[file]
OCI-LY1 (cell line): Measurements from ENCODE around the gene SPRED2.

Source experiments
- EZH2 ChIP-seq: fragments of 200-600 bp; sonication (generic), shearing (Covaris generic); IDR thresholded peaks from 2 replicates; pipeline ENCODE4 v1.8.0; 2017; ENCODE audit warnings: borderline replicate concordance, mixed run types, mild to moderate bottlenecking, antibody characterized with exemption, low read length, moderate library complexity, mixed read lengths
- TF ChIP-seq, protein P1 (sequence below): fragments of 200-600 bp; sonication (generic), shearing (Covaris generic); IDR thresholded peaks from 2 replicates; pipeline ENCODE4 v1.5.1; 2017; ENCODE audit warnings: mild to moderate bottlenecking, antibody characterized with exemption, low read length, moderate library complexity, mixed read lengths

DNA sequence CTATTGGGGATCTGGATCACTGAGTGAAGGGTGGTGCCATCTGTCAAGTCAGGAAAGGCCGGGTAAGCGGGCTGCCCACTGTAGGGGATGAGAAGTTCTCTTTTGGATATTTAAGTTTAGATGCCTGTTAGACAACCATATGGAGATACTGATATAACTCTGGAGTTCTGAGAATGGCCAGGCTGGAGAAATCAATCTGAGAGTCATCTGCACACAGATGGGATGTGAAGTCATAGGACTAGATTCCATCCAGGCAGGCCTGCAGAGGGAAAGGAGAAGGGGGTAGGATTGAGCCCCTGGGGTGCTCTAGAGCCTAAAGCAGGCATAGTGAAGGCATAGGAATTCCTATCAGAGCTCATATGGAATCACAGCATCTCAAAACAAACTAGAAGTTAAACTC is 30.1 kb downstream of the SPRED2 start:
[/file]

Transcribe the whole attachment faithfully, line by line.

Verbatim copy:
OCI-LY1 (cell line): Measurements from ENCODE around the gene SPRED2.

Source experiments
- EZH2 ChIP-seq: fragments of 200-600 bp; sonication (generic), shearing (Covaris generic); IDR thresholded peaks from 2 replicates; pipeline ENCODE4 v1.8.0; 2017; ENCODE audit warnings: borderline replicate concordance, mixed run types, mild to moderate bottlenecking, antibody characterized with exemption, low read length, moderate library complexity, mixed read lengths
- TF ChIP-seq, protein P1 (sequence below): fragments of 200-600 bp; sonication (generic), shearing (Covaris generic); IDR thresholded peaks from 2 replicates; pipeline ENCODE4 v1.5.1; 2017; ENCODE audit warnings: mild to moderate bottlenecking, antibody characterized with exemption, low read length, moderate library complexity, mixed read lengths

DNA sequence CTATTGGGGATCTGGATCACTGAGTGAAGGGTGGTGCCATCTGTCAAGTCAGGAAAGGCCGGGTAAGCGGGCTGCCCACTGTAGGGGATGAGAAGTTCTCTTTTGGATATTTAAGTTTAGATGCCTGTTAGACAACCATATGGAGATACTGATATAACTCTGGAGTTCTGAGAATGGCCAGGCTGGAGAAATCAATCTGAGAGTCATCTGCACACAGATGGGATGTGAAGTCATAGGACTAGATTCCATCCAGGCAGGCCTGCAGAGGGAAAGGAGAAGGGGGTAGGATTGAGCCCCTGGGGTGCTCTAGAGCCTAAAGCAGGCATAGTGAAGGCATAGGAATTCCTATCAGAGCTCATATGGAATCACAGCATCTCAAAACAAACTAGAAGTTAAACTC is 30.1 kb downstream of the SPRED2 start: